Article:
The following video provides more background on these learning theories and adds a couple more for those of you with an interest in this area:

So, there are a number of different pedagogical theories that have different beliefs about how people learn. These beliefs will influence the approach that is taken to the application of information technologies to education, both in the classroom and online. Different beliefs will involve different ways of using IT.

Categorisation of information technology tools for education

The information technology based tools that can be used for education are expanding daily. The following chart, from Singh et al, illustrates the technologies available:

Staging tools provide a basic structure to manage and deliver courses online. At the University of Waterloo we have called our system UW – ACE. Course content is disseminated through course delivery tools like online videos, podcasts etc. Course collaboration tools allow people to work together and interact with their instructor. Web conferencing and web based simulations can be used to create rich course communication and assessment and learning tools enable testing, plagiarism prevention etc.

Case Study: The University of Waterloo MMSc in the Management of Technology (Online)

A few years ago the author gave the following keynote presentation at a conference on learning at McMaster University:

The presentation was based on the MMSc Management of Technology (online) and also discussed information technology more widely in universities. It discussed new forms of distance learning, whether it is possible to achieve acceptable levels of academic quality in online courses, looked at how students evaluated the online courses, what the experience of the professor was and the customer service and administration that is required to deliver an online degree. Online degrees are becoming more popular today:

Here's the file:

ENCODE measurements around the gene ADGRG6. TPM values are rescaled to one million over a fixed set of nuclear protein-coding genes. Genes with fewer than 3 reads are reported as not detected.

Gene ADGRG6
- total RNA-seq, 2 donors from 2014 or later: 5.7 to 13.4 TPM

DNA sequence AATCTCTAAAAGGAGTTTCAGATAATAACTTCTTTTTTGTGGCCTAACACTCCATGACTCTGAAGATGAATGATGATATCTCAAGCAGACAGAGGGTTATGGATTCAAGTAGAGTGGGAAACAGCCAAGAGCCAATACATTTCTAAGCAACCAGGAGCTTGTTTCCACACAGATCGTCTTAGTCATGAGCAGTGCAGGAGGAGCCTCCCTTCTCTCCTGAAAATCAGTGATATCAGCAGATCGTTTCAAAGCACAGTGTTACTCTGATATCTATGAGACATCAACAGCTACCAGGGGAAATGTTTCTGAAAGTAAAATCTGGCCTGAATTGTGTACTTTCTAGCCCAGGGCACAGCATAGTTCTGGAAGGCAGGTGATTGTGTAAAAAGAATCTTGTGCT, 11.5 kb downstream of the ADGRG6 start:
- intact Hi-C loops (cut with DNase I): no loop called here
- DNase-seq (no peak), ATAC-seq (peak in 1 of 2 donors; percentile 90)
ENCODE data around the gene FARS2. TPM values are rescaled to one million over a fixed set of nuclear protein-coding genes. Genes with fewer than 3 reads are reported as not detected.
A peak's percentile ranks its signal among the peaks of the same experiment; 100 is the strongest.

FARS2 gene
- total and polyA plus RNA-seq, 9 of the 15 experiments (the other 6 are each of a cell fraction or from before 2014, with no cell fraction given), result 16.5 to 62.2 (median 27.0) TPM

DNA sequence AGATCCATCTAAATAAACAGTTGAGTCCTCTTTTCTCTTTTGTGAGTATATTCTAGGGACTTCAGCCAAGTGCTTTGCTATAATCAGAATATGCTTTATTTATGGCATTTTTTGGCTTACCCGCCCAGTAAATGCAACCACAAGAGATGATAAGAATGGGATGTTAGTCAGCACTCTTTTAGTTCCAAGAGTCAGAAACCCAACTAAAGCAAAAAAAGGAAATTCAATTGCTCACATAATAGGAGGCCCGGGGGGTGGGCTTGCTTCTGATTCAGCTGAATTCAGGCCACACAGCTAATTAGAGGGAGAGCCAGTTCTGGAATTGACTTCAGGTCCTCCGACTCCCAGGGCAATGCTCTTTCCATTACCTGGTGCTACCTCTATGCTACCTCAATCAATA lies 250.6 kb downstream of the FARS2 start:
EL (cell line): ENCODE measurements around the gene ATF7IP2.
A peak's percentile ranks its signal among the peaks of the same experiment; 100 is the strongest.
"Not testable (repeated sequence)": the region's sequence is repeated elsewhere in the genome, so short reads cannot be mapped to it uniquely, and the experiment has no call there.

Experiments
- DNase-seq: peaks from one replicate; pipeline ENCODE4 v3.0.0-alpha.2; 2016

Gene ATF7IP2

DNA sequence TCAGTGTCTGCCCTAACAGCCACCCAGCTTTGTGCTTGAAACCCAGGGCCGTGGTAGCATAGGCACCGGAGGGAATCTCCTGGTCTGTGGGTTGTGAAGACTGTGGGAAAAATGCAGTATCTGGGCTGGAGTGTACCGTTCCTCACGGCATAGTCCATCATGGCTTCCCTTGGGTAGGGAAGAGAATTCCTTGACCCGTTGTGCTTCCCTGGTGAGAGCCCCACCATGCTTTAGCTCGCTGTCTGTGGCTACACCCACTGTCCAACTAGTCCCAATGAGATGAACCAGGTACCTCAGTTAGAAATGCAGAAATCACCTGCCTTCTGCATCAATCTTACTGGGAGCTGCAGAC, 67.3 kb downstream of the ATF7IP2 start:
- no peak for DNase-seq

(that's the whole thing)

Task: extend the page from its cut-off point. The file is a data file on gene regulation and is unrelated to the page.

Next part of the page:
Online learning is very different from models of distance learning that existed in the past. Previously distance learning usually meant that people had a very individualised experience of their learning. They would receive a package of learning materials, work on it on their own and submit assignments. They may have access to a tutor but this was seldom used – people were isolated and had lower motivation than they would in a traditional classroom. The individualised pedagogy was weak and there was minimal interaction with fellow students or professors. As a consequence traditional distance learning had low completion rates amongst its students.

There is a wide variety of online learning available today – some weak and some strong and consumers are gradually becoming more educated about the courses in the market. New forms of online learning, incorporating high levels of collaboration between students and between students and their professor are possible using synchronous and asynchronous technologies. These result in higher levels of motivation and a better pedagogy. Completion rates can be similar to the classroom.

The student experience would appear to be very positive as the following chart of post course evaluation responses from all of the students undertaking the online MMSc at the University of Waterloo in 2008 show: